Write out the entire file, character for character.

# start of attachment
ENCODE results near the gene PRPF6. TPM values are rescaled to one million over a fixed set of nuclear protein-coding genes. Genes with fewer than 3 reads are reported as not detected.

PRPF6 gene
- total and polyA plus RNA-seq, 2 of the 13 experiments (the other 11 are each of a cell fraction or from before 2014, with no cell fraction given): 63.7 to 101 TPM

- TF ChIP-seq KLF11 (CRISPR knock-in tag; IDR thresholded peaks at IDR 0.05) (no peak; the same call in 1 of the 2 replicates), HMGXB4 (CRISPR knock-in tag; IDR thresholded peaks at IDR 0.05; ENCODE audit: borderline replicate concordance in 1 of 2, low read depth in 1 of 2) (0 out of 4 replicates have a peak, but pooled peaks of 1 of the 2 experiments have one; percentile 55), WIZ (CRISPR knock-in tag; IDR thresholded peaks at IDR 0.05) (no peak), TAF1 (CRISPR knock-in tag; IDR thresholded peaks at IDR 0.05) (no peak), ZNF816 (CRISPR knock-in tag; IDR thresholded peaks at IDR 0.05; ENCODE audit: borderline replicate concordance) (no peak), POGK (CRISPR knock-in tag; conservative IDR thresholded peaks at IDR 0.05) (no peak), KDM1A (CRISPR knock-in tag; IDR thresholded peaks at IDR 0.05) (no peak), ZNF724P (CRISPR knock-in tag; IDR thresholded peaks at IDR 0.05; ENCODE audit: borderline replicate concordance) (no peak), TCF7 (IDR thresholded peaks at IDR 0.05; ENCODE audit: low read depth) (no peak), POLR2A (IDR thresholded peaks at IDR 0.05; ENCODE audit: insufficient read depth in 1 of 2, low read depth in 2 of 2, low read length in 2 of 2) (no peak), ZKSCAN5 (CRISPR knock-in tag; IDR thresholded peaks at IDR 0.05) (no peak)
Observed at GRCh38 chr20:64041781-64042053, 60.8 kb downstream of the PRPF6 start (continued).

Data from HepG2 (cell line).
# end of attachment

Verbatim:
ENCODE results near the gene PRPF6. TPM values are rescaled to one million over a fixed set of nuclear protein-coding genes. Genes with fewer than 3 reads are reported as not detected.

PRPF6 gene
- total and polyA plus RNA-seq, 2 of the 13 experiments (the other 11 are each of a cell fraction or from before 2014, with no cell fraction given): 63.7 to 101 TPM

- TF ChIP-seq KLF11 (CRISPR knock-in tag; IDR thresholded peaks at IDR 0.05) (no peak; the same call in 1 of the 2 replicates), HMGXB4 (CRISPR knock-in tag; IDR thresholded peaks at IDR 0.05; ENCODE audit: borderline replicate concordance in 1 of 2, low read depth in 1 of 2) (0 out of 4 replicates have a peak, but pooled peaks of 1 of the 2 experiments have one; percentile 55), WIZ (CRISPR knock-in tag; IDR thresholded peaks at IDR 0.05) (no peak), TAF1 (CRISPR knock-in tag; IDR thresholded peaks at IDR 0.05) (no peak), ZNF816 (CRISPR knock-in tag; IDR thresholded peaks at IDR 0.05; ENCODE audit: borderline replicate concordance) (no peak), POGK (CRISPR knock-in tag; conservative IDR thresholded peaks at IDR 0.05) (no peak), KDM1A (CRISPR knock-in tag; IDR thresholded peaks at IDR 0.05) (no peak), ZNF724P (CRISPR knock-in tag; IDR thresholded peaks at IDR 0.05; ENCODE audit: borderline replicate concordance) (no peak), TCF7 (IDR thresholded peaks at IDR 0.05; ENCODE audit: low read depth) (no peak), POLR2A (IDR thresholded peaks at IDR 0.05; ENCODE audit: insufficient read depth in 1 of 2, low read depth in 2 of 2, low read length in 2 of 2) (no peak), ZKSCAN5 (CRISPR knock-in tag; IDR thresholded peaks at IDR 0.05) (no peak)
Observed at GRCh38 chr20:64041781-64042053, 60.8 kb downstream of the PRPF6 start (continued).

Data from HepG2 (cell line).